The Appalacian Trail, this one is sort of famous, with folks traveling from all over the world to either drive, or more often to hike it.
In the Lewis and Clark Interpretive Center you will find the obligatory gift shop, an auditorium that hosts lectures, and shows two movies (one about the portage of the boats past the five waterfalls that give the town it’s name, and the other movie was especially made by Ken Burns for the center, and covers the whole history of the expedition). There was an elderly docent, who was a pretty funny guy, who also gave a not G rated speech about the expedition, that he said he’ll only do it when there are no kids in the auditorium (or they are with their parents). Unfortunately, I didn’t have time to stay for that because sidewalks roll up in this town at 5pm and I had other things I wanted to see before then.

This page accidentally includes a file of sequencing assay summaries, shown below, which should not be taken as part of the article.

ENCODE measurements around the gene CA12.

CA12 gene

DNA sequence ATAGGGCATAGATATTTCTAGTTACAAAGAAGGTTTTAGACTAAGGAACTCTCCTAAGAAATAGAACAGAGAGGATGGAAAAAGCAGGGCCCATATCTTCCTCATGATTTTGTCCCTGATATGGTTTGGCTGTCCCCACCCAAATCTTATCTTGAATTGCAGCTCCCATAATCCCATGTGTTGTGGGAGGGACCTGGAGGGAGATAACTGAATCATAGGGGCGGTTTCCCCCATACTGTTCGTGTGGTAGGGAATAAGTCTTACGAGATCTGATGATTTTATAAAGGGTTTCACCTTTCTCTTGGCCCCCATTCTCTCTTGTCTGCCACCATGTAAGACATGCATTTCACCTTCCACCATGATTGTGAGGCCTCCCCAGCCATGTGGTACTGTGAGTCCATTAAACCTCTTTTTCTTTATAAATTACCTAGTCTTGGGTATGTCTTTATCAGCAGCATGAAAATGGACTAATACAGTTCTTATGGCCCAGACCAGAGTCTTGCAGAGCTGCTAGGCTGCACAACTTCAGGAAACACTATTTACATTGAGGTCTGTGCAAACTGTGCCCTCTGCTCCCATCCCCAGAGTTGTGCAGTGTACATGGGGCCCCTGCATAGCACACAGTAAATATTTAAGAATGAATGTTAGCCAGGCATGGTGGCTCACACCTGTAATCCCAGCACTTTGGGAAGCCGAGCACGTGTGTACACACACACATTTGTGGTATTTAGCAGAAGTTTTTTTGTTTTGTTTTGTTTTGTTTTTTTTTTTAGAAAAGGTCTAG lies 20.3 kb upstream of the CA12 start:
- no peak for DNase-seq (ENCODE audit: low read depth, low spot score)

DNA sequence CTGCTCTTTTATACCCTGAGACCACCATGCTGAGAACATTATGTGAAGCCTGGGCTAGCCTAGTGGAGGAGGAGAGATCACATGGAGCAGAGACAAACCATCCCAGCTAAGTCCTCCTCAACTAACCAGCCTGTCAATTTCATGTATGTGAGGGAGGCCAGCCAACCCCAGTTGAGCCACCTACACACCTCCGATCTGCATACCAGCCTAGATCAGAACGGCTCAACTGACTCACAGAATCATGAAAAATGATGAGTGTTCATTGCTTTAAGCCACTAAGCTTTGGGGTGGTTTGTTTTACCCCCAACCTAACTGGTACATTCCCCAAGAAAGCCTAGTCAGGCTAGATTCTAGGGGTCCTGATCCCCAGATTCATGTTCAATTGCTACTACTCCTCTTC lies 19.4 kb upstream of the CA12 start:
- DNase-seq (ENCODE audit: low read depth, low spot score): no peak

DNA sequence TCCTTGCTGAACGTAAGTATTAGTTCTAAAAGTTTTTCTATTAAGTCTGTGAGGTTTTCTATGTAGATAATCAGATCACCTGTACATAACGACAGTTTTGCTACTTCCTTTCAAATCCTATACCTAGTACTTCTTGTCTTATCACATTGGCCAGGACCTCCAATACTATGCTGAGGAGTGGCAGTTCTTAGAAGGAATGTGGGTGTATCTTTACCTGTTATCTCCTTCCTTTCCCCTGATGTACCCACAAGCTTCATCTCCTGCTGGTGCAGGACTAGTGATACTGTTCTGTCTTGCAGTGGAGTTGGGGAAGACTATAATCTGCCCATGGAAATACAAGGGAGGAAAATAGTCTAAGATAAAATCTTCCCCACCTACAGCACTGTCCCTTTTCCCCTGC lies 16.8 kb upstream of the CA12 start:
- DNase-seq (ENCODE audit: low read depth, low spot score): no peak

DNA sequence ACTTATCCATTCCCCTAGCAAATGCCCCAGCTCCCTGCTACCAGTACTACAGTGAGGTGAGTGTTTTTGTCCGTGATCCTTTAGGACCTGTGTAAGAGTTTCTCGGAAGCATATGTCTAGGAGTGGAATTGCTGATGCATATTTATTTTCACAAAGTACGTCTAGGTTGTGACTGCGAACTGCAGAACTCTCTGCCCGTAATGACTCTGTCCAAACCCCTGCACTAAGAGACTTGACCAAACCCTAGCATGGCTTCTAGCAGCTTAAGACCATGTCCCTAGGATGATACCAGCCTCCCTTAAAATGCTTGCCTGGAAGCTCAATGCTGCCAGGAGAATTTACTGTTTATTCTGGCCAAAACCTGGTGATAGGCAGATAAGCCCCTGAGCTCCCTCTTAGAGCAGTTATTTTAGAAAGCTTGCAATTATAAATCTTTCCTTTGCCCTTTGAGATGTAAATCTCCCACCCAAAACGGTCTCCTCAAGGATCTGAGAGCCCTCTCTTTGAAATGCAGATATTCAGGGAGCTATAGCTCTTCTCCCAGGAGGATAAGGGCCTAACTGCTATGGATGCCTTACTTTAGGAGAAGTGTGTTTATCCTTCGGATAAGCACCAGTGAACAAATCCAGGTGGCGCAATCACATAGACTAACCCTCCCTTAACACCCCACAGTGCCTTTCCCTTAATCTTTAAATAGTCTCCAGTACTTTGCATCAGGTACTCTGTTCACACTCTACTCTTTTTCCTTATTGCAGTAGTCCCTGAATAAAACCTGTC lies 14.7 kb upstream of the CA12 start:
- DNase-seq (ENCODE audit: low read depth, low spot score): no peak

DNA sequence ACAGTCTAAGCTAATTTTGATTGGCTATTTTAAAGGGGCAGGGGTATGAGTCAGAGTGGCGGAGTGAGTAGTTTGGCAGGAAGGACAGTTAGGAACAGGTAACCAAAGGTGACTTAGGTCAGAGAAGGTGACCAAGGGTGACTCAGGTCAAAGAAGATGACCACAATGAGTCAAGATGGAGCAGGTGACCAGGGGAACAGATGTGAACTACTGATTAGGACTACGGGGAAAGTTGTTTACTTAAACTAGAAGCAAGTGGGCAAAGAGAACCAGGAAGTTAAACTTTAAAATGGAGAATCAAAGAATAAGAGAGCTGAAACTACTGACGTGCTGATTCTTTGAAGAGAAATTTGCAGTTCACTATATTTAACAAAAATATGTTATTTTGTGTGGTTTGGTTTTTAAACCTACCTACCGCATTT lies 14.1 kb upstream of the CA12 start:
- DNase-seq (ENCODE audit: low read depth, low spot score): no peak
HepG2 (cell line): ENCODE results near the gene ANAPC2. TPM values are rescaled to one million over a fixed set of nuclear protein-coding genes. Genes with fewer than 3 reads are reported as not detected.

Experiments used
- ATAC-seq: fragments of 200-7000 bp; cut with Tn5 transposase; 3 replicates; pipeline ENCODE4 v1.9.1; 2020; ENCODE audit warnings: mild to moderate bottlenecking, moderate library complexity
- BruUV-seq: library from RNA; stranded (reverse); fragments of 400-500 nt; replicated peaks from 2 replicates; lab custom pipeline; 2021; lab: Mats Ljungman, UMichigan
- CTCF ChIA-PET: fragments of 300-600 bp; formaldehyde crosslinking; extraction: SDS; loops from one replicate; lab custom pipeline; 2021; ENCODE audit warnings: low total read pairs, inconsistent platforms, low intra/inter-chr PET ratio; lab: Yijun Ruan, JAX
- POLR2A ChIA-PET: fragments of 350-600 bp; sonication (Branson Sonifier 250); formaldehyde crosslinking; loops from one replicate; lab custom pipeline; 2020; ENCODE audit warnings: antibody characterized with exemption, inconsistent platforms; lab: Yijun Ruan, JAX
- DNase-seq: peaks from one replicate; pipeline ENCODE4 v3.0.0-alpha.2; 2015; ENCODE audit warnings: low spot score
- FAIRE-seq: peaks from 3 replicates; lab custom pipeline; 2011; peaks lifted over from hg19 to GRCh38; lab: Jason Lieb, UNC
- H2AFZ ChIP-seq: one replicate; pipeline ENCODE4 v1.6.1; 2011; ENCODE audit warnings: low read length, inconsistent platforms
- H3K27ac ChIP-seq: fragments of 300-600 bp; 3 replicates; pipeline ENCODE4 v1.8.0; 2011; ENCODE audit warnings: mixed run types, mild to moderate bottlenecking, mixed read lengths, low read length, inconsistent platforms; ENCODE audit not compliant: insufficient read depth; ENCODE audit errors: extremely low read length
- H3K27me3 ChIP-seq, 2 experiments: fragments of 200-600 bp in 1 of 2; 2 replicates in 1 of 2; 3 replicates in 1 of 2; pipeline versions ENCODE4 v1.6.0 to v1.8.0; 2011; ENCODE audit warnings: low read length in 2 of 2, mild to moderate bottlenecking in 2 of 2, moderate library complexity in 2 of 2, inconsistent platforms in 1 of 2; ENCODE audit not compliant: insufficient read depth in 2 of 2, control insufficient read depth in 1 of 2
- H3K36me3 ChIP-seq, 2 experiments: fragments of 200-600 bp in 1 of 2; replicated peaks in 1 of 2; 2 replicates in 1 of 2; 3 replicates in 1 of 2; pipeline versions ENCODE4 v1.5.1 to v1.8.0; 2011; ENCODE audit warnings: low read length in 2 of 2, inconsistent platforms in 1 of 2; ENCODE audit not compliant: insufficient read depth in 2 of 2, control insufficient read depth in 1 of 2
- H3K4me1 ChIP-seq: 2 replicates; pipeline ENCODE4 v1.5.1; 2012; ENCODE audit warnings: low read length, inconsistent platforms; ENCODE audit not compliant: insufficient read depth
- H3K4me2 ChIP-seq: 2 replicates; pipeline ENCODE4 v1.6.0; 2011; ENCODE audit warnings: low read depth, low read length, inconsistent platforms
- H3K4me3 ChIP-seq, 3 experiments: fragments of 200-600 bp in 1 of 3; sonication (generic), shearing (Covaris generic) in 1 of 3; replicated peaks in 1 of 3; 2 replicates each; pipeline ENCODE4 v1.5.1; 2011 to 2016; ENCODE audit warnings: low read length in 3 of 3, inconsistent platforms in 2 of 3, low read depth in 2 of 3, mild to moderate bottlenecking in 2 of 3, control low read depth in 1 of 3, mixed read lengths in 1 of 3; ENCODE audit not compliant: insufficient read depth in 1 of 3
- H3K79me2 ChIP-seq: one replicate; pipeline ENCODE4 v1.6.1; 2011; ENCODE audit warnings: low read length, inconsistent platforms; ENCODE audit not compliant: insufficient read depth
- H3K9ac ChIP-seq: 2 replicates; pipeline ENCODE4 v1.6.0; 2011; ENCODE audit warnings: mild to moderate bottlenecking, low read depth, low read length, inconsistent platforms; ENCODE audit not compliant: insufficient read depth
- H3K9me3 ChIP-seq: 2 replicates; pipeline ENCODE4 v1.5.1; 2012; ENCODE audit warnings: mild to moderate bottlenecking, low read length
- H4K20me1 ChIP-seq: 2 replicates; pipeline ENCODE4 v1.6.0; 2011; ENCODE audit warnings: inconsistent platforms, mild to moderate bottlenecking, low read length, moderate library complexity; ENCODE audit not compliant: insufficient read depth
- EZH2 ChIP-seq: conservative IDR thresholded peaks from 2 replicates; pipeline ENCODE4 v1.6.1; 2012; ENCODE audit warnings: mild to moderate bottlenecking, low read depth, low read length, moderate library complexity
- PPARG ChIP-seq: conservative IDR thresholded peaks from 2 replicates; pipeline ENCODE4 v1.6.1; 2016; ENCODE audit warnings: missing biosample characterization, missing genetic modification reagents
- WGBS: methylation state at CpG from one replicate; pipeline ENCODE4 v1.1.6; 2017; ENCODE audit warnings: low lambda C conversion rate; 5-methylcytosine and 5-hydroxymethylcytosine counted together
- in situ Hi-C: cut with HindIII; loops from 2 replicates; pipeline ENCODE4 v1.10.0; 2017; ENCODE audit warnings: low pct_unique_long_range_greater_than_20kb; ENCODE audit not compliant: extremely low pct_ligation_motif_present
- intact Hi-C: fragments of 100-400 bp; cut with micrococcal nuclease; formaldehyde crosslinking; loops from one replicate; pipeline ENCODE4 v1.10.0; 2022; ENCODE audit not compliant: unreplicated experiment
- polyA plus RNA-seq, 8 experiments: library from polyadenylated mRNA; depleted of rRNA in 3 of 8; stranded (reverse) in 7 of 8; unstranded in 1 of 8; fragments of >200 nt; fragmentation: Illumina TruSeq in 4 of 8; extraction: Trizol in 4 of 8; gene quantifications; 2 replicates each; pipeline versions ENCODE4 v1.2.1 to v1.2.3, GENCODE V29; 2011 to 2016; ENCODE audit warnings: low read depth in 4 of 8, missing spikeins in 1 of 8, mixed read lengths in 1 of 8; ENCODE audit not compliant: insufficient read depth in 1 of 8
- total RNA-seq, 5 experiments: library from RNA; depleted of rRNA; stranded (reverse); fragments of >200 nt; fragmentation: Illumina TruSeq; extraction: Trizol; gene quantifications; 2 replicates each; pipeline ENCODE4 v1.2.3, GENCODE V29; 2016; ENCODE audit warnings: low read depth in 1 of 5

Just about a mile or so west of the center are the first set of falls. According to the national park staff person, when they built the dam they intentionally put it a bit back, behind the waterfalls so as to not destroy the “pretty” — there are in fact five of these along the Missouri River near Great Falls, MT (hence the name). These are what Lewis and Clark came up against in their attempt to find the source of the Missouri (which they believed would lead them to the non-existent ‘western passage to the Pacific Ocean’ that they were looking for). It forced them to pull their boats out of the river and move them over land till they got past the falls (uphill) …. only to discover the source of the river was the rocky mountains, and that they could pick up the Columbia once they got past there, but that there was no easy passage — as hoped.